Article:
Letters are often the first step in drawing high-level attention to an issue. They can be used to raise the profile of an issue and put it on the policy agenda, ramping up pressure on the U.S. Government to act. When U.S. officials have been silent or U.S. policy has been ambivalent, letters can deliver a direct message to a foreign government. When the intent of a law or an action is ambiguous, letters can be used to provide clarification, request information, and recommend remediation. Letters can serve as a source of hope and inspiration to individual human rights activists, letting them know they have not been forgotten, as well as a signal to oppressors that the world is watching. Finally, letters can be used as an educational tool for the media, the general public, and members of Congress, and congressional staff.
Letters can be addressed to senior executive branch officials; foreign government officials; congressional or committee leadership; newspaper editors or an ‘open letter’ to the media; or directly to rights advocates and prisoners of conscience.
- A letter may be more impactful if it has multiple signatories or the support of influential members. But this is not necessary.
- If you are seeking other signers, focus on members with authority on the issue, such as the chairs and ranking members (or the entire membership) of the committee of jurisdiction, members of a relevant caucus or commission, members of a state delegation, members who share a key ethnic or religious affiliation or life experience (such as military veterans or Peace Corps volunteers), or key supporters and known friends of the relevant country.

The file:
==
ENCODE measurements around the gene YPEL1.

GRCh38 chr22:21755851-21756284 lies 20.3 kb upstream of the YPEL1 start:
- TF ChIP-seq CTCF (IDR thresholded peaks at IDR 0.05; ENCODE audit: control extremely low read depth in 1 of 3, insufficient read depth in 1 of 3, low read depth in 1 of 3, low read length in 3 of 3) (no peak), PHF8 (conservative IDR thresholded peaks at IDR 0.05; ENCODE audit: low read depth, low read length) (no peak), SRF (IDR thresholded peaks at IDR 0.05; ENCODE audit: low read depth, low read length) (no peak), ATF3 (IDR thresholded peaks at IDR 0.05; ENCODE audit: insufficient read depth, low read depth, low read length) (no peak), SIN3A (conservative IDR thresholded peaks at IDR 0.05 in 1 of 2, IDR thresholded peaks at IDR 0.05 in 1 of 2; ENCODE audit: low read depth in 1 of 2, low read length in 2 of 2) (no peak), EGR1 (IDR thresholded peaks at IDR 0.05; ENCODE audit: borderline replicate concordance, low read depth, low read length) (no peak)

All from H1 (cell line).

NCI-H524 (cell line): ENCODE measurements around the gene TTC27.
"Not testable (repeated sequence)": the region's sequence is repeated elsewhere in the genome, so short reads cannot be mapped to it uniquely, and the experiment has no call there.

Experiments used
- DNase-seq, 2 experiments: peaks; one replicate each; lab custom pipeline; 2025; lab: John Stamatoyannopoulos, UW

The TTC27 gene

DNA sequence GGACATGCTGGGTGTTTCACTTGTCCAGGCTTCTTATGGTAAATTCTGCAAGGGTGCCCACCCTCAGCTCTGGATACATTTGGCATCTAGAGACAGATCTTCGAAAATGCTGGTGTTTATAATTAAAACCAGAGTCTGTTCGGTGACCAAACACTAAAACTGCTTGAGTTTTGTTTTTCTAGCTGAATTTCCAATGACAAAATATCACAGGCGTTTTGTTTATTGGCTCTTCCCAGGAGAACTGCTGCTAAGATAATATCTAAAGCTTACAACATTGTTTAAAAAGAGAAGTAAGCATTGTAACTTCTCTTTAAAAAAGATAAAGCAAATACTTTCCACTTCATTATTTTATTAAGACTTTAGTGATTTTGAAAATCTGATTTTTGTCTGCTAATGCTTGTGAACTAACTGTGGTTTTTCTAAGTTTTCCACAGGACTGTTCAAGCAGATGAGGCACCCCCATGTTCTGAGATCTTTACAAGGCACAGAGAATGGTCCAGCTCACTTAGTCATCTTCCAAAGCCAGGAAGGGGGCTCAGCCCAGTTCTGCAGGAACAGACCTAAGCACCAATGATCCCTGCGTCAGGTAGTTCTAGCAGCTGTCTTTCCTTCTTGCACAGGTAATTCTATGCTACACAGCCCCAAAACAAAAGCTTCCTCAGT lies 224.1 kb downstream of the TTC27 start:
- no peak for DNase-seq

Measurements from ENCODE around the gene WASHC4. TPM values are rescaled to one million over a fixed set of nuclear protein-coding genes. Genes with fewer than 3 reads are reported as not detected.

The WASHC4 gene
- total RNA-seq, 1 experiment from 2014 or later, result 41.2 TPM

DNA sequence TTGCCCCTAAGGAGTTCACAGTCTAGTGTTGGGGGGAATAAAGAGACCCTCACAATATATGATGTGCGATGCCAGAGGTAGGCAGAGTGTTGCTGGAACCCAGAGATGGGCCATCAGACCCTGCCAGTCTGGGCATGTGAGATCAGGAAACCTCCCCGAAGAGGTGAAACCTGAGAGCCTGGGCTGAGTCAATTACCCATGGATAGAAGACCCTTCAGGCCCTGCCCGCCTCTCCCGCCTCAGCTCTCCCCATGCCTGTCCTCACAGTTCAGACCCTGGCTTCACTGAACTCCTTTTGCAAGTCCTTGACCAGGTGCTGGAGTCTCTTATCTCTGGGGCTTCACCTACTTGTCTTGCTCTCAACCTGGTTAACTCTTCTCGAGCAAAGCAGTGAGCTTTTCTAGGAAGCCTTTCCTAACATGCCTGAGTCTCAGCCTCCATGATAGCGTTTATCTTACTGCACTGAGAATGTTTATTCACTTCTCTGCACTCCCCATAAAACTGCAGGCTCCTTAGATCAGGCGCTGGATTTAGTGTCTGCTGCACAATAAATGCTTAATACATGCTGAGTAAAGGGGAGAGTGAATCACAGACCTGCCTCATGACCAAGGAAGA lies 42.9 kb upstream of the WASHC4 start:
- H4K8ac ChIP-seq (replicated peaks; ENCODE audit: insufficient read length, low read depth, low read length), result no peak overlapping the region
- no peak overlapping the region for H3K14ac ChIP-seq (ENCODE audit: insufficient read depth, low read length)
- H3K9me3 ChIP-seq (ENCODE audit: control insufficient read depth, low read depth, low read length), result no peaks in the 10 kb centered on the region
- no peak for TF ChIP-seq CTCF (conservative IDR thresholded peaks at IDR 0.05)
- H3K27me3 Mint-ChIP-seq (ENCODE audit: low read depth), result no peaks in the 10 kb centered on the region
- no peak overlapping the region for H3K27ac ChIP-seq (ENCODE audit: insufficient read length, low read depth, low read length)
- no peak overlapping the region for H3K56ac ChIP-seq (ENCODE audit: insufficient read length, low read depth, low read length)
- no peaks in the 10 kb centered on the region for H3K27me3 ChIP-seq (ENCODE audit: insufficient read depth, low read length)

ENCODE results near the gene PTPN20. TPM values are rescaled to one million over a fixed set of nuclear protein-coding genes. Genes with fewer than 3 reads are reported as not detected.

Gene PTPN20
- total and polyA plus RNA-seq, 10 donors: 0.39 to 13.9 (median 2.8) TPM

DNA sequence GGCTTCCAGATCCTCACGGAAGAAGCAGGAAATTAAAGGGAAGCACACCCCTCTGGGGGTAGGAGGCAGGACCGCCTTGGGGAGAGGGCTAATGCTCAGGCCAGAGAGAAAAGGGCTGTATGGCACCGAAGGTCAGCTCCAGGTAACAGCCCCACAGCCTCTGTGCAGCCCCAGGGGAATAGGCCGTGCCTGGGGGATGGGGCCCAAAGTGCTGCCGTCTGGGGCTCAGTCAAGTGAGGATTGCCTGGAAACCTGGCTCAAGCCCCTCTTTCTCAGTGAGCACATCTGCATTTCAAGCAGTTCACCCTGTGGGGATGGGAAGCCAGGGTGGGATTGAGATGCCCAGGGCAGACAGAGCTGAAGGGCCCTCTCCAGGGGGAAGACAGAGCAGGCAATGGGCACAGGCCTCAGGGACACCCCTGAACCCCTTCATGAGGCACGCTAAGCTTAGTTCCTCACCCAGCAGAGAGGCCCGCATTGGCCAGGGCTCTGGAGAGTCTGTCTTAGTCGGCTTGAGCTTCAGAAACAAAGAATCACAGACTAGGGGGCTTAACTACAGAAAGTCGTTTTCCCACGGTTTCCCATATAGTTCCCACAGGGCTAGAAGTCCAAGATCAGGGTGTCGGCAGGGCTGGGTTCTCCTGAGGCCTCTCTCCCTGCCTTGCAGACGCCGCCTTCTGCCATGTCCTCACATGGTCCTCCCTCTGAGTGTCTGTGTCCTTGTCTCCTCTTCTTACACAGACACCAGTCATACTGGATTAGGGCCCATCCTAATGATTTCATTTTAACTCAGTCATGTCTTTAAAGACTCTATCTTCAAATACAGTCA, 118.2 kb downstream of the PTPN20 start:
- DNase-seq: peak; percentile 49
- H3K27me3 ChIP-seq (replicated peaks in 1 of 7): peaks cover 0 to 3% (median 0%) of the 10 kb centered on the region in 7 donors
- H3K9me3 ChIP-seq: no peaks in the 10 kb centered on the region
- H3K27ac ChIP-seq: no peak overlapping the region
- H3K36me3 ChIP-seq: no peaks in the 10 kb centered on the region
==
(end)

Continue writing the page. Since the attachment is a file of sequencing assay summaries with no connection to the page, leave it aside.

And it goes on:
- When sending letters to U.S. Government officials, address them only to individuals who are subject to election or Senate confirmation.
- Avoid of threats, accusations, and presumptions of malicious intent.
- Recommend clear, concrete, and practical ways to resolve the problem.
- Give the recipient adequate time to receive and review the letter before publishing it.
- Acknowledge and commend corrective actions taken prior to receipt of your letter.
- Before sending a letter to a senior U.S. official, talk to your allies within the administration to make sure it will be helpful. Ask about the timeline for major decision points so you can weigh in to have the greatest impact.
- Send copies of letters to senior U.S. Government officials to allies within the administration.
- Don’t stop with one letter. Sending a single letter on an issue will have minimum impact. Amplify it with additional actions: phone calls, meetings, briefings, hearings, legislation, media, and other techniques.
- Use letters to remind the administration of actions that are within their power to take, even in the absence of legislation.
- Letters are more effective in promoting rigorous enforcement of existing laws and policies than in motivating changes in policy.
- If relevant, write to the Defense Department, and not just to the State Department. At DOD the substantive leads sign their own responses to congressional letters and take them quite seriously, while at State, the Assistant Secretary for Legislative Affairs signs most responses.